Accessing Models from Text Templates

By using text templates, you can create reports, code, or other artifacts from models. For more information, see Generating Artifacts By Using Text Templates. Before you can access a model from the statements and expressions in a text template, you must first call a generated directive processor.

When you use Domain-Specific Language Tools to create a domain model, the code templates generate a directive processor for your domain model. They also define a directive that can be used to invoke the directive processor.

You can find the code for the generated directive processor in the following location.

<YourSolutionName>\Dsl\GeneratedCode\DirectiveProcessor.cs

The name of the generated directive processor depends on the name of your domain-specific language.

To access a model from your text template code, you must invoke the generated directive processor using the generated directive. Invoking the generated directive processor makes the classes in your model available as properties to the text template code.

For example, the following directive would be appropriate for a DSL named ActivityGraph that uses the file extension .act:

<#@ ActivityGraph processor="ActivityGraphDirectiveProcessor" requires="fileName='SampleModel.act'" provides="ActivityGraph=ActivityGraph" #>

When you press F5 or CTRL+F5 to run the DSL in a debugging project, you will usually find that the example text template files in the debugging project contain an example of your language directive. However, the directive name will be incorrect if you have changed the language name since you created the solution.

The Requires and Provides Parameters

When you call a generated directive processor, you specify values for the requires parameter and the provides parameter.

In the requires parameter, you specify the name of the file that contains the model that you want to access in your text template. If you want to access more than one model from the same text template, you must call the generated directive processor again and specify the file name of the second model. For more information, see Accessing Multiple Models from a Text Template later in this topic.

In the provides parameter, you specify the name that you want to use to access your model. By default, you specify the name of the generated directive as the value for the provides parameter, for example,

<#@ ExampleModel processor="<YourLanguageName>DirectiveProcessor" requires="fileName='Sample.mmm'" provides="ExampleModel=ExampleModel" #>

If you do not want to use the default name, you can specify your own value for the provides parameter, for example,

<#@ ExampleModel processor="<YourLanguageName>DirectiveProcessor" requires="fileName='Sample.mmm'" provides="ExampleModel=MyLibraryModel" #>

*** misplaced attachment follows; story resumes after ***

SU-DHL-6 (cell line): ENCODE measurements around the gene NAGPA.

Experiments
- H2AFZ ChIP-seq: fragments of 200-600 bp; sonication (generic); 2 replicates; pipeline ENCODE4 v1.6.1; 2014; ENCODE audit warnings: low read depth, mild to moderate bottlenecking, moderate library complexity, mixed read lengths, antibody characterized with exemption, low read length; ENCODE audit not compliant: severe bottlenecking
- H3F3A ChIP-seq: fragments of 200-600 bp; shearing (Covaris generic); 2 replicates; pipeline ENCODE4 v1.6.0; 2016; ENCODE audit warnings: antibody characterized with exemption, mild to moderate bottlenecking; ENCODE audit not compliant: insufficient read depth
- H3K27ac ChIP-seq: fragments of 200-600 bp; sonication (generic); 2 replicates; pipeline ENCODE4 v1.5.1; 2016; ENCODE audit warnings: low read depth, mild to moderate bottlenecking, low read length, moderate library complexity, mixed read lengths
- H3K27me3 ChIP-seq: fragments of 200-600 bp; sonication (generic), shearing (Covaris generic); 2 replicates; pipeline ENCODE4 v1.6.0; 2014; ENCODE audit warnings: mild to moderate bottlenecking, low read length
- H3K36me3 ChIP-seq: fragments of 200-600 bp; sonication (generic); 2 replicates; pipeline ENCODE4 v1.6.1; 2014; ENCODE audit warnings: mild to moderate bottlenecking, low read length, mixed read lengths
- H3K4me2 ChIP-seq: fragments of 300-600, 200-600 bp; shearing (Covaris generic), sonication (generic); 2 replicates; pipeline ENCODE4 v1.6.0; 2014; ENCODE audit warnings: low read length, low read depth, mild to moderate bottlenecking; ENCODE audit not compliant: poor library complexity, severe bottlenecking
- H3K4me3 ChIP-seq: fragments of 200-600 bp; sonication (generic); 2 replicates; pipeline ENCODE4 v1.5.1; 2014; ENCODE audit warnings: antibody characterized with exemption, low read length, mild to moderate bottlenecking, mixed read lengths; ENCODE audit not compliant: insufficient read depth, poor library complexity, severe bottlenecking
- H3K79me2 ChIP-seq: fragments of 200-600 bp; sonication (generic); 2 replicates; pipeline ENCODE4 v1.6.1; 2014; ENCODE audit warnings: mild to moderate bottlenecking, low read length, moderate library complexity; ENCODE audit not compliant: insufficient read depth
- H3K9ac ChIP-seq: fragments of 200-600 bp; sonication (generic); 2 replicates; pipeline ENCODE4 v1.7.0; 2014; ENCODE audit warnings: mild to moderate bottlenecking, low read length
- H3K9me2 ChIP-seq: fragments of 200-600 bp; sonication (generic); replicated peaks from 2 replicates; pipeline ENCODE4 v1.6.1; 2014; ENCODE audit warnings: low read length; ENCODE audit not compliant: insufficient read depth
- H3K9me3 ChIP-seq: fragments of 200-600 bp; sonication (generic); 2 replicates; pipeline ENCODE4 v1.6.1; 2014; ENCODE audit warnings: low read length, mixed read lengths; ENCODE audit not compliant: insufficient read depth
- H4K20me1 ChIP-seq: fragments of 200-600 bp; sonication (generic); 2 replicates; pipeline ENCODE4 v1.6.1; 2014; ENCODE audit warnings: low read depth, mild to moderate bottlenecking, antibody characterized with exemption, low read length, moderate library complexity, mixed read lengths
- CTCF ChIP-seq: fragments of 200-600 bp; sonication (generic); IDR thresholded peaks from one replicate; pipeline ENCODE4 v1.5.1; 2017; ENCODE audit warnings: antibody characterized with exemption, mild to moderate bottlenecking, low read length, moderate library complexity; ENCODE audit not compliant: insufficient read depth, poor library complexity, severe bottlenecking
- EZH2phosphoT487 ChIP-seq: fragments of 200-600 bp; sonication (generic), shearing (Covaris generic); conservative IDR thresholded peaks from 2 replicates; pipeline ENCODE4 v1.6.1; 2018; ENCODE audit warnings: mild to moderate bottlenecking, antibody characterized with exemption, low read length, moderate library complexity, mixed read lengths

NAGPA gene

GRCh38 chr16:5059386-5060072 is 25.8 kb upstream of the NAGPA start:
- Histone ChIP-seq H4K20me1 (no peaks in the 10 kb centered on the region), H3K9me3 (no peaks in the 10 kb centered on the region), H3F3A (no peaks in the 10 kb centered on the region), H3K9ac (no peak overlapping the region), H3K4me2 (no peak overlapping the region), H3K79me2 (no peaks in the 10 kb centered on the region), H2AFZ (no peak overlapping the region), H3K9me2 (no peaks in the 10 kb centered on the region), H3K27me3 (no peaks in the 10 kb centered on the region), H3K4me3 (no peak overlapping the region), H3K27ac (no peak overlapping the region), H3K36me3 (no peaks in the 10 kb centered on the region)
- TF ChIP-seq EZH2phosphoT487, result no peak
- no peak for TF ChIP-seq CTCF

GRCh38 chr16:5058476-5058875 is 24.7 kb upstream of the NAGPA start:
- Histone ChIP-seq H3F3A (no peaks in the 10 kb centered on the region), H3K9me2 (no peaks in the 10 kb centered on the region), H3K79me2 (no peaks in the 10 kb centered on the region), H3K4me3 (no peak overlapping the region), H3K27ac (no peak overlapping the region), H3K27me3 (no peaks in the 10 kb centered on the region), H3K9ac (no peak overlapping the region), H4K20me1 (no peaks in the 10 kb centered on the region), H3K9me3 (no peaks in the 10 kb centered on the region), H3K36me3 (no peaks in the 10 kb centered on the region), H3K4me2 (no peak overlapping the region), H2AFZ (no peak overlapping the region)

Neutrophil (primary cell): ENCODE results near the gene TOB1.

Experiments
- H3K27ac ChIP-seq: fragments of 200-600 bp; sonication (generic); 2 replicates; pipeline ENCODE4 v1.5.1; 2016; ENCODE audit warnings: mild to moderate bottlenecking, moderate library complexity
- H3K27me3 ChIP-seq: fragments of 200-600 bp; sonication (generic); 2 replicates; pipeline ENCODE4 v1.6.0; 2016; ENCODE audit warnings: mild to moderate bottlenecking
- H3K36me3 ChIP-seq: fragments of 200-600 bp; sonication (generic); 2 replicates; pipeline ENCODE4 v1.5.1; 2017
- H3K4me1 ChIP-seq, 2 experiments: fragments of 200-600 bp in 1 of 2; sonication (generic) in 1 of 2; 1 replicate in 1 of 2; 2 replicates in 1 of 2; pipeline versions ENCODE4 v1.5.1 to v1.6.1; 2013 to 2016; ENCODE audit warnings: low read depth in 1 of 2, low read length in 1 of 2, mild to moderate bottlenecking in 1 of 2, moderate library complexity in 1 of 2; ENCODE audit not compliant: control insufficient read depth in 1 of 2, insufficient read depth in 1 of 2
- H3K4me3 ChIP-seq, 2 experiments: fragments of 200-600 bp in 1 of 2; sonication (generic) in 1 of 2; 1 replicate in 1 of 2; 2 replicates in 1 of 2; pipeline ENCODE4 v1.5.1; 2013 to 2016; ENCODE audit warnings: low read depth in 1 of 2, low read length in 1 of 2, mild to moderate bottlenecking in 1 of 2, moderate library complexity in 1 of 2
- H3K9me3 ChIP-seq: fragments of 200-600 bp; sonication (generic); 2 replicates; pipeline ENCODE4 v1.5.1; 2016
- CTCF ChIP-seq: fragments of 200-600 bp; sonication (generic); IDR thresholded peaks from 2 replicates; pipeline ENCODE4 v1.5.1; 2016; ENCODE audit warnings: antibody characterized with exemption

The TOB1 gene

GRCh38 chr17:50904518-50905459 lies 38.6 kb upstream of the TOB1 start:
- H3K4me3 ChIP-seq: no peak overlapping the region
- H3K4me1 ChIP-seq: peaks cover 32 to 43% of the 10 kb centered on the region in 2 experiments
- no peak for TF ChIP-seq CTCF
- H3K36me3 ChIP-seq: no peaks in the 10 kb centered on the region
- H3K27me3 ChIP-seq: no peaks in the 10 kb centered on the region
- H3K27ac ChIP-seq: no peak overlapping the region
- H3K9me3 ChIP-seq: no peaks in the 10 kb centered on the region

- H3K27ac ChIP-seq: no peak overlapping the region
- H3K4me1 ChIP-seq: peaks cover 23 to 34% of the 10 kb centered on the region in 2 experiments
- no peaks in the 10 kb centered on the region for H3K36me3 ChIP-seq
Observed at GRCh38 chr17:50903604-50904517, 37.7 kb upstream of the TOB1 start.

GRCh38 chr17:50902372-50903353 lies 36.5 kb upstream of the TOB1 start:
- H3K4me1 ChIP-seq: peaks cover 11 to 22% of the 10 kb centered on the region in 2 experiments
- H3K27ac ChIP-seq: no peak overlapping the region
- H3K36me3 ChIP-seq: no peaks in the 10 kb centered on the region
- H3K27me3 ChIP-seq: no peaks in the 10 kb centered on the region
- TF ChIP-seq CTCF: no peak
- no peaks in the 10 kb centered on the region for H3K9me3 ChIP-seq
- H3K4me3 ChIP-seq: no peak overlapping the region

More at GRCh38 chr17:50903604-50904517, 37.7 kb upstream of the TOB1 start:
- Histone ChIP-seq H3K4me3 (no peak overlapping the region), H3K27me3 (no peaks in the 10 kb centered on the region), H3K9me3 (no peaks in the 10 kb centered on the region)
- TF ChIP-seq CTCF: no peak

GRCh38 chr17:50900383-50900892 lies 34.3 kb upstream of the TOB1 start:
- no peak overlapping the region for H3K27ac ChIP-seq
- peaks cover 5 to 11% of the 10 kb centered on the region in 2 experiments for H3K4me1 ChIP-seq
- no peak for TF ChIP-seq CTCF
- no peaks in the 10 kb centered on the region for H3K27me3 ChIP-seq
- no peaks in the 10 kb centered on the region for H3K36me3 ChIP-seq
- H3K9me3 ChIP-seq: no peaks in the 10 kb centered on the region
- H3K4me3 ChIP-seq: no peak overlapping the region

You cannot use the default provides parameter value more than once. If you want to access more than one model from the same text template, you must specify a different value for all the provides parameters after the first directive call. For more information, see Accessing Multiple Models from a Text Template later in this topic.

After you have called the generated directive processor, you can access the model in your text template code. You refer to your model using the name that you specified in the provides parameter of your directive call. The following example shows text template code that accesses a model. In this example, the default name was specified in the provides parameter. Notice that this always has a property that has the same name and type as the the root domain class of your DSL.

<#
foreach (ExampleClass box in this.ExampleModel.Elements)
...
#>

If you want to access more than one model from the same text template, you must call the generated directive processor once for each model that you want to access. You must specify the file name of each model in the requires parameters. You must specify the names that you want to use to access your models in the provides parameters. You must specify different values for the provides parameters in each of the directive calls. You cannot use the default values for each of the directive calls.

For example, assume you have three model files called Library.xyz, School.xyz, and Work.xyz. To access them from the same text template, you must write three directive calls that resemble the following ones.

<#@ ExampleModel processor="<YourLanguageName>DirectiveProcessor" requires="fileName='Library.xyz'" provides="ExampleModel=LibraryModel" #>
<#@ ExampleModel processor="<YourLanguageName>DirectiveProcessor" requires="fileName='School.xyz'" provides="ExampleModel=SchoolModel" #>
<#@ ExampleModel processor="<YourLanguageName>DirectiveProcessor" requires="fileName='Work.xyz'" provides="ExampleModel=WorkModel" #>
NoteNote:

This example code is for a language that is based on the Minimal Language solution template.

NoteNote:

This example code specifies different values for the provides parameter in all three directive calls. None of the directive calls uses the default value ExampleModel for the value of the provides parameter.

To access the models in your text template, you can now write code that resembles the following example.

<#
foreach (ExampleClass box in this.LibraryModel.Elements)
...
foreach (ExampleClass box in this.SchoolModel.Elements)
...
foreach (ExampleClass box in this.WorkModel.Elements)
...
#>

To debug text templates, you must set the debug parameter of the template directive. For more information, see Walkthrough: Debugging a Text Template.

For more information, see Security of Text Templates.

Date

History

Reason

Dev10_cpub3

Clarified the content and fixed minor bugs

Content bug fix.

July 2008

Rewrote and refactored project.

Content bug fix.

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